When you visit a link with a negative number at the end, Freenet searches for the version you requested (e.g. -7) plus four more (i.e. 7,8,9,10, 11) at the node on your computer and on other nodes. If it finds only version 7, it will return that. If it finds one of the others, it searches for another batch of five versions: 12,13,14,15,16. It repeats this until there are four consecutive versions it can't find. Then it will return the latest version it has found so far.
Example (cut for screen purposes):
The real treat with USKs comes when data is to be inserted into Freenet. But more on that elsewhere.
Keyword Signed Keys
Keyword-Signed Keys (KSKs) allow you to save named pages in Freenet. They are not secure against spamming or name hijacking. Several people could each insert a different file to Freenet, all with the same address. However, there is a collision detection, which tries to prevent overwriting of a once-inserted page. A KSK address looks like this:
The drawback to KSKs is that anyone can insert a file with the same name as yours and divert traffic from your file to their own. The advantage is human readable links that can be easily remembered.
The KSK description should not contain slashes, just as with other keys ( slashes are used to denote Manifests or Containers).
A KSK address can contain a redirection to a CHK address, or it can contain the file itself.
A container, in general Freenet terms, is a file that contains several other files. In Freenet 0.7, a freesite, or other collection of files, may be bundled together in a ZIP file, which is limited in size to 2MB. Containers have the advantage that when you load one page you load all the files on the freesite, so either it loads in its entirety or it doesn't load at all, and greatly reduce the number of keys required to insert a given freesite. Containers are currently created transparently when inserting a freesite using e.g. jSite.
A manifest contains metadata over the list of blocks a CHK is divided into and some information about the content-type(MIME), the filenames and other useful information. The main information is whether the CHK-key is a splitfile or not, and whether the manifest is chained or not. You don't need to know much about manifests in order to use Freenet, since it is a part that is handled internally.
Freenet provides the foundation for anonymous email, forums and chat, as well as a replacement for Facebook/Twitter. Setup of these is described in the Freenet Social Networking Guide which can also be accessed over Freenet.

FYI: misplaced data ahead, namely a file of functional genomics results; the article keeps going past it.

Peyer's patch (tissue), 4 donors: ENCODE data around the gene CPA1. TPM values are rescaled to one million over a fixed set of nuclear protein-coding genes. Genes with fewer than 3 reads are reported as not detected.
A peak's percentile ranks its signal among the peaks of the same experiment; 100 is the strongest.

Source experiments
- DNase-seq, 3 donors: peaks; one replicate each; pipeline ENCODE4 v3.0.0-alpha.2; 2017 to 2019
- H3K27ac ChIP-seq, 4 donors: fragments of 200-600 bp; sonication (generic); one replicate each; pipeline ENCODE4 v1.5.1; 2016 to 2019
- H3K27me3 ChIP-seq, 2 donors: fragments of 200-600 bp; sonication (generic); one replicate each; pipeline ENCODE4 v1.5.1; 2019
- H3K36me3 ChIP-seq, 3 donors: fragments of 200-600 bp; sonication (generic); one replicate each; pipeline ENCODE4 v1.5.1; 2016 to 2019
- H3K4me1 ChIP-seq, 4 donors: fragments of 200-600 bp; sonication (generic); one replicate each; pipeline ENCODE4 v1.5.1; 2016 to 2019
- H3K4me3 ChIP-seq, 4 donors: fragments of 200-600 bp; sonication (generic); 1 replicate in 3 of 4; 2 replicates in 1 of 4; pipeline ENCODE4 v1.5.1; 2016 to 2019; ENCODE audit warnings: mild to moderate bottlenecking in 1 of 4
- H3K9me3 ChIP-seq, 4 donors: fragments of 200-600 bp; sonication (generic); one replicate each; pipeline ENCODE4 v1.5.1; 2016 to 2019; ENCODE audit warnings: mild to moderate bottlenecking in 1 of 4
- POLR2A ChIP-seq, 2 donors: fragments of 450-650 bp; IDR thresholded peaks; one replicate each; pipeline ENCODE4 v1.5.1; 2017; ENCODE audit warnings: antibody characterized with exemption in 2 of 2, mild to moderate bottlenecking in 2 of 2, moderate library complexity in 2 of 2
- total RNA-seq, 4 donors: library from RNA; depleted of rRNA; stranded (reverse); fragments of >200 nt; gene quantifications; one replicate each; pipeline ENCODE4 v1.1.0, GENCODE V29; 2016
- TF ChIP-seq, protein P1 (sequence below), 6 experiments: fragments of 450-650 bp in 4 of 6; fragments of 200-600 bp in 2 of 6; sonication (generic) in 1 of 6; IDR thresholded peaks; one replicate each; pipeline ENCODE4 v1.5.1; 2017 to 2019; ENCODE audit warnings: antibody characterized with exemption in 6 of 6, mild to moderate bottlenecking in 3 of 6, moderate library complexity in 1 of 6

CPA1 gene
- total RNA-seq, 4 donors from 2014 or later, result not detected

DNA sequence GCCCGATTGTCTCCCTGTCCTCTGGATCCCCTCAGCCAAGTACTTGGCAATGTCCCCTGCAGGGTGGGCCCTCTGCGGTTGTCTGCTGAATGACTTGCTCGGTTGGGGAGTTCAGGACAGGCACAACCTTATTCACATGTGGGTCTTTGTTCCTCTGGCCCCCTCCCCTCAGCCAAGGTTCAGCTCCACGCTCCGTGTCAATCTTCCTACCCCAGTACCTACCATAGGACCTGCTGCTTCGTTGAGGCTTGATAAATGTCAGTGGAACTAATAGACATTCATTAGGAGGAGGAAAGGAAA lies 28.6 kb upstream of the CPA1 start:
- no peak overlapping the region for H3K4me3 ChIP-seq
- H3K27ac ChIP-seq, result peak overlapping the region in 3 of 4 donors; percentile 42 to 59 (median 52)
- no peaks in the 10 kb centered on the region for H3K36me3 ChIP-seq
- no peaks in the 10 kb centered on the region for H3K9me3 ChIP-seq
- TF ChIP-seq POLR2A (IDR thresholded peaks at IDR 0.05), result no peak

jSite is a graphical application that you can use to create, insert and manage your own Freenet sites. It was written in Java by Bombe.
You can download jSite here
To start jSite, type the following in a terminal:
java -jar jSite.jar
The first window you see is this:
In the pane to the left, already created projects can be selected for updating, deleting or cloning. Since this is the first start, no such projects exist.
Creating a Freesite
To create a new Freesite, you click the Add project-button. You then need to fill in the details of the project. Under the Project information-section:
- Name - this is just a name for you to know the project, so anything will do. It may contain spaces.
- Description - again, just a slightly longer description of the project for your own convenience.
- Local Path - This is a directory where you will store all the pages of the freesite you are creating. Put in the full path. You can click the Browse button to select a directory graphically or just type it in.
Under the Address-section, there are some automatically generated entries, and the human readable name for the site, as seen in the address-field of the browser:
- Request URI - this is filled in automatically and should be a long string of seemingly random characters.
- Insert URI - this is also filled in automatically and will look similar to the Request URI.
- Path - You need to enter a single word here without spaces. This will appear at the end of the address of your site. You can't leave this blank.
Below is an example of how it might look:
When everything is filled in correctly, you may press Next.
The next step is to add files to your Freenet site (or Freesite). This is done in the dialog called Project Files. Since we have no files in the current directory, yet, the dialog is pretty much empty.
To add files, we put some files in the local directory we specified earlier, /home/test, and press Re-scan. Then, presto, the files appear.
We then highlight one of these files that will be the default page (e.g. index.html might be a good choice) and check the Default file checkbox. It should recognise the MIME type as text/html, so leave everything else as they are and click the Insert now button.
If all goes well, a window like the one below should appear. It may take quite a while to insert the Freesite, several minutes in fact.
When all is finished, you will get a message pop-up that tells you that the site has been inserted successfully. You can copy the URI to the clip-board by clicking the Copy URI to Clipboard -button.
Then you can use FProxy to surf to your newly created Freesite. Just paste the URI after the
in the browser address bar, like this (cut for screen purposes):
If it works, congratulations, you have just created your first Freesite!